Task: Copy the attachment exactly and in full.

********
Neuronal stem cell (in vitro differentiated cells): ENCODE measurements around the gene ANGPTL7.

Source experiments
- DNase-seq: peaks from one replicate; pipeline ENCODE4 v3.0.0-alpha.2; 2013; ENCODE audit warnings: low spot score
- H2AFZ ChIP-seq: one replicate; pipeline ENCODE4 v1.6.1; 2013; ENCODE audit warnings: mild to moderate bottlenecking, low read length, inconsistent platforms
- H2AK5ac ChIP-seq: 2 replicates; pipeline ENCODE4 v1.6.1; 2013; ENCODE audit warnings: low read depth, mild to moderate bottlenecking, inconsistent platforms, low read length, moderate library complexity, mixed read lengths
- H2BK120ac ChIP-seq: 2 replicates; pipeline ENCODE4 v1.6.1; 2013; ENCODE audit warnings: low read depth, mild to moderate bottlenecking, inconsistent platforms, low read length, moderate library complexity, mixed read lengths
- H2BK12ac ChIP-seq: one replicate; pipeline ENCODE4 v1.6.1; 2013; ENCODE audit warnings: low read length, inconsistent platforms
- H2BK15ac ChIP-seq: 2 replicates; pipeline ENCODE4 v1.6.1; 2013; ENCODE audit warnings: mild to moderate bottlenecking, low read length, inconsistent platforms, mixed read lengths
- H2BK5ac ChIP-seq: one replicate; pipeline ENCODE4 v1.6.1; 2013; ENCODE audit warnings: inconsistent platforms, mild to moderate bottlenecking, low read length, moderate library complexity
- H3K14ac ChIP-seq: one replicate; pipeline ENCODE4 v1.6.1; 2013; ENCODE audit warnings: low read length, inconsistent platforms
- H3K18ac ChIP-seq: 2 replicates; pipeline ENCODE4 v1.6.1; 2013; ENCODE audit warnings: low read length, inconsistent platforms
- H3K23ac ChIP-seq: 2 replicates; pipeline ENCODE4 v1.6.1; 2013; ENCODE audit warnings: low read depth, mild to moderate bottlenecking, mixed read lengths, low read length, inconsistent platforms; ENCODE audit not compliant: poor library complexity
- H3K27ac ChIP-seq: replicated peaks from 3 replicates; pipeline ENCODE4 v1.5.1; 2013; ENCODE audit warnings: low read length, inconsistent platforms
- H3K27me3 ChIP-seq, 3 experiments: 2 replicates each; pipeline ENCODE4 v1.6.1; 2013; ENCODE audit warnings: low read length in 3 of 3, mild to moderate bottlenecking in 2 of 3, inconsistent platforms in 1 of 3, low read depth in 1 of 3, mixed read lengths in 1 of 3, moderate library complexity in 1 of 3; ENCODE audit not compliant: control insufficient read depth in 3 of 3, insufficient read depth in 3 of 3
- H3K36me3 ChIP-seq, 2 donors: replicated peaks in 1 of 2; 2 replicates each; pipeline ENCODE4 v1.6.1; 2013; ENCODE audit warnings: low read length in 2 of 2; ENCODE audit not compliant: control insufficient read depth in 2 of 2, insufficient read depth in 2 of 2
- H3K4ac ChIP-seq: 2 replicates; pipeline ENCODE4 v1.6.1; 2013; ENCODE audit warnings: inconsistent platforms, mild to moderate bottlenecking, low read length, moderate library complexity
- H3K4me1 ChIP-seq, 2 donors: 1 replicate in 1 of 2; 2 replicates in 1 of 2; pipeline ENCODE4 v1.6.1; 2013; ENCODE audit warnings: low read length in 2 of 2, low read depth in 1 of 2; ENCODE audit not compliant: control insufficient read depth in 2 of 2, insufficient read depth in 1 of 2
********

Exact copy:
Neuronal stem cell (in vitro differentiated cells): ENCODE measurements around the gene ANGPTL7.

Source experiments
- DNase-seq: peaks from one replicate; pipeline ENCODE4 v3.0.0-alpha.2; 2013; ENCODE audit warnings: low spot score
- H2AFZ ChIP-seq: one replicate; pipeline ENCODE4 v1.6.1; 2013; ENCODE audit warnings: mild to moderate bottlenecking, low read length, inconsistent platforms
- H2AK5ac ChIP-seq: 2 replicates; pipeline ENCODE4 v1.6.1; 2013; ENCODE audit warnings: low read depth, mild to moderate bottlenecking, inconsistent platforms, low read length, moderate library complexity, mixed read lengths
- H2BK120ac ChIP-seq: 2 replicates; pipeline ENCODE4 v1.6.1; 2013; ENCODE audit warnings: low read depth, mild to moderate bottlenecking, inconsistent platforms, low read length, moderate library complexity, mixed read lengths
- H2BK12ac ChIP-seq: one replicate; pipeline ENCODE4 v1.6.1; 2013; ENCODE audit warnings: low read length, inconsistent platforms
- H2BK15ac ChIP-seq: 2 replicates; pipeline ENCODE4 v1.6.1; 2013; ENCODE audit warnings: mild to moderate bottlenecking, low read length, inconsistent platforms, mixed read lengths
- H2BK5ac ChIP-seq: one replicate; pipeline ENCODE4 v1.6.1; 2013; ENCODE audit warnings: inconsistent platforms, mild to moderate bottlenecking, low read length, moderate library complexity
- H3K14ac ChIP-seq: one replicate; pipeline ENCODE4 v1.6.1; 2013; ENCODE audit warnings: low read length, inconsistent platforms
- H3K18ac ChIP-seq: 2 replicates; pipeline ENCODE4 v1.6.1; 2013; ENCODE audit warnings: low read length, inconsistent platforms
- H3K23ac ChIP-seq: 2 replicates; pipeline ENCODE4 v1.6.1; 2013; ENCODE audit warnings: low read depth, mild to moderate bottlenecking, mixed read lengths, low read length, inconsistent platforms; ENCODE audit not compliant: poor library complexity
- H3K27ac ChIP-seq: replicated peaks from 3 replicates; pipeline ENCODE4 v1.5.1; 2013; ENCODE audit warnings: low read length, inconsistent platforms
- H3K27me3 ChIP-seq, 3 experiments: 2 replicates each; pipeline ENCODE4 v1.6.1; 2013; ENCODE audit warnings: low read length in 3 of 3, mild to moderate bottlenecking in 2 of 3, inconsistent platforms in 1 of 3, low read depth in 1 of 3, mixed read lengths in 1 of 3, moderate library complexity in 1 of 3; ENCODE audit not compliant: control insufficient read depth in 3 of 3, insufficient read depth in 3 of 3
- H3K36me3 ChIP-seq, 2 donors: replicated peaks in 1 of 2; 2 replicates each; pipeline ENCODE4 v1.6.1; 2013; ENCODE audit warnings: low read length in 2 of 2; ENCODE audit not compliant: control insufficient read depth in 2 of 2, insufficient read depth in 2 of 2
- H3K4ac ChIP-seq: 2 replicates; pipeline ENCODE4 v1.6.1; 2013; ENCODE audit warnings: inconsistent platforms, mild to moderate bottlenecking, low read length, moderate library complexity
- H3K4me1 ChIP-seq, 2 donors: 1 replicate in 1 of 2; 2 replicates in 1 of 2; pipeline ENCODE4 v1.6.1; 2013; ENCODE audit warnings: low read length in 2 of 2, low read depth in 1 of 2; ENCODE audit not compliant: control insufficient read depth in 2 of 2, insufficient read depth in 1 of 2